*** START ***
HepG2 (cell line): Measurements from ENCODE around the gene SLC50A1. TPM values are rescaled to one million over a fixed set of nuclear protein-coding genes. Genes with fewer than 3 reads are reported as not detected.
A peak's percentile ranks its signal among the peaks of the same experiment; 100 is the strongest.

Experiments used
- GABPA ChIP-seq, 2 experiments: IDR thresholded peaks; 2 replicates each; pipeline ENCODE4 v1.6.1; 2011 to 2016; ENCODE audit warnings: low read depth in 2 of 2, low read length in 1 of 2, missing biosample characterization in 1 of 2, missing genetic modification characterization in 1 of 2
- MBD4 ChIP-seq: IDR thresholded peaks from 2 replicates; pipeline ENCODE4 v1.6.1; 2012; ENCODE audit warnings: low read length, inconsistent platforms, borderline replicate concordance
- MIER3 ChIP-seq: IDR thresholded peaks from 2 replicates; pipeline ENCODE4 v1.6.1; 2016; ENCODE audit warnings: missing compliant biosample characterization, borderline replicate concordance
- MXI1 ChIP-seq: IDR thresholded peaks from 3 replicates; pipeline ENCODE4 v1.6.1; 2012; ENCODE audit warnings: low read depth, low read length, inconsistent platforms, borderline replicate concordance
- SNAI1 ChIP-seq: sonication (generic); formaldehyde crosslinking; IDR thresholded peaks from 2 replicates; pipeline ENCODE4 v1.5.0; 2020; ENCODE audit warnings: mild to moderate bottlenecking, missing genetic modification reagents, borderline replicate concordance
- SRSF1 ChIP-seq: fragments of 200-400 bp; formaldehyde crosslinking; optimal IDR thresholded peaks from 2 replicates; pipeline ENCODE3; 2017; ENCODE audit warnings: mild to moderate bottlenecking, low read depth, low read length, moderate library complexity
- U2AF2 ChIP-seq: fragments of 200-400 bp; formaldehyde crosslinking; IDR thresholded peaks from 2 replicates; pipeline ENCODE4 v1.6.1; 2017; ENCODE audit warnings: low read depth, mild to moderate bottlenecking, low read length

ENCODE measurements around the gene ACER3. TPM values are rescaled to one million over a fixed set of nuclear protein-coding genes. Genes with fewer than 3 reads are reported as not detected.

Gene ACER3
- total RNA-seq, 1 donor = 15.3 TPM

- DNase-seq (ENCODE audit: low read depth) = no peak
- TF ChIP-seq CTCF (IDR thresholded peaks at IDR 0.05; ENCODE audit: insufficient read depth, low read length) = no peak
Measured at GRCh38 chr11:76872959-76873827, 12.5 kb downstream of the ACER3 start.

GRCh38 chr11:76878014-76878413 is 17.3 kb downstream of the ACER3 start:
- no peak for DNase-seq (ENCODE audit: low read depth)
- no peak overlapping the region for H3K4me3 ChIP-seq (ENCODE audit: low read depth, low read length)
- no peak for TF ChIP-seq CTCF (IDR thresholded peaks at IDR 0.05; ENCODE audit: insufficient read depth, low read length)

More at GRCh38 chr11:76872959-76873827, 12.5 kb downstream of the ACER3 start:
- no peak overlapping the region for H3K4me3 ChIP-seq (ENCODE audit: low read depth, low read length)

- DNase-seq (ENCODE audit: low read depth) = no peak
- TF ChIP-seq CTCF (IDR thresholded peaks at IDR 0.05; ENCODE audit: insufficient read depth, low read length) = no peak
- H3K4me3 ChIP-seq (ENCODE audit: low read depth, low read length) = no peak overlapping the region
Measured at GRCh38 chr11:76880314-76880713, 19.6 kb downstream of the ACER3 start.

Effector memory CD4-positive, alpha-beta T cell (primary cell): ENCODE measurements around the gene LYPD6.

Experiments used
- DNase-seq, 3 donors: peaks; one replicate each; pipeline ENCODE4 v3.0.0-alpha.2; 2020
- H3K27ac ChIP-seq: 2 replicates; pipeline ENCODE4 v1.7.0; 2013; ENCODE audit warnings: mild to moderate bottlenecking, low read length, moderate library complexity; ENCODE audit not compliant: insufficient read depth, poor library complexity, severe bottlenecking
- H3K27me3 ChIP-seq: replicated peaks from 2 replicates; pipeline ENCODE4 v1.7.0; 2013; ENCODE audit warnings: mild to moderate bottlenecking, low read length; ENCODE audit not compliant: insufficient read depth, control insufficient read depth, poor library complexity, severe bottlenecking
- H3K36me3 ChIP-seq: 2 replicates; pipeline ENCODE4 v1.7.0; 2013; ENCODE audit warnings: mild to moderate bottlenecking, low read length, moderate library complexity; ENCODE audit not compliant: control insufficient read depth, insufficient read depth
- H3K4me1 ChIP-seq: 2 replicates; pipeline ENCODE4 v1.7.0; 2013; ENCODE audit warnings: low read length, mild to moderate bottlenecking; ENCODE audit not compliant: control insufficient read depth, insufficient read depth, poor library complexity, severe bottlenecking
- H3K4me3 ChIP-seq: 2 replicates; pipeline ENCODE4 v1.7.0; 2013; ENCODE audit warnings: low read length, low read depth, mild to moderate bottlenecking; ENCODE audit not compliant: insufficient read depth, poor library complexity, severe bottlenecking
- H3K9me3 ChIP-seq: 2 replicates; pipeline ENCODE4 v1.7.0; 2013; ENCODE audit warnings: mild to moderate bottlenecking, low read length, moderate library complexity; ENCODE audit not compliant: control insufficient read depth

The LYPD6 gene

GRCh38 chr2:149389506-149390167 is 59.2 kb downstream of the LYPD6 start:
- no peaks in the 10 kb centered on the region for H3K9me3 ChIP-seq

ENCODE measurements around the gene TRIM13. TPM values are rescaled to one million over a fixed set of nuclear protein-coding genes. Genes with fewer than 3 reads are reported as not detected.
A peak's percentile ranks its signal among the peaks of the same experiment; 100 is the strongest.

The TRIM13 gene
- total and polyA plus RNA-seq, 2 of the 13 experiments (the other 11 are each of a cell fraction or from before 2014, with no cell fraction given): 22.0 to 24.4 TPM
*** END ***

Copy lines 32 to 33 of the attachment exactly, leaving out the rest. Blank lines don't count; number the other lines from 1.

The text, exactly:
- H3K36me3 ChIP-seq: 2 replicates; pipeline ENCODE4 v1.7.0; 2013; ENCODE audit warnings: mild to moderate bottlenecking, low read length, moderate library complexity; ENCODE audit not compliant: control insufficient read depth, insufficient read depth
- H3K4me1 ChIP-seq: 2 replicates; pipeline ENCODE4 v1.7.0; 2013; ENCODE audit warnings: low read length, mild to moderate bottlenecking; ENCODE audit not compliant: control insufficient read depth, insufficient read depth, poor library complexity, severe bottlenecking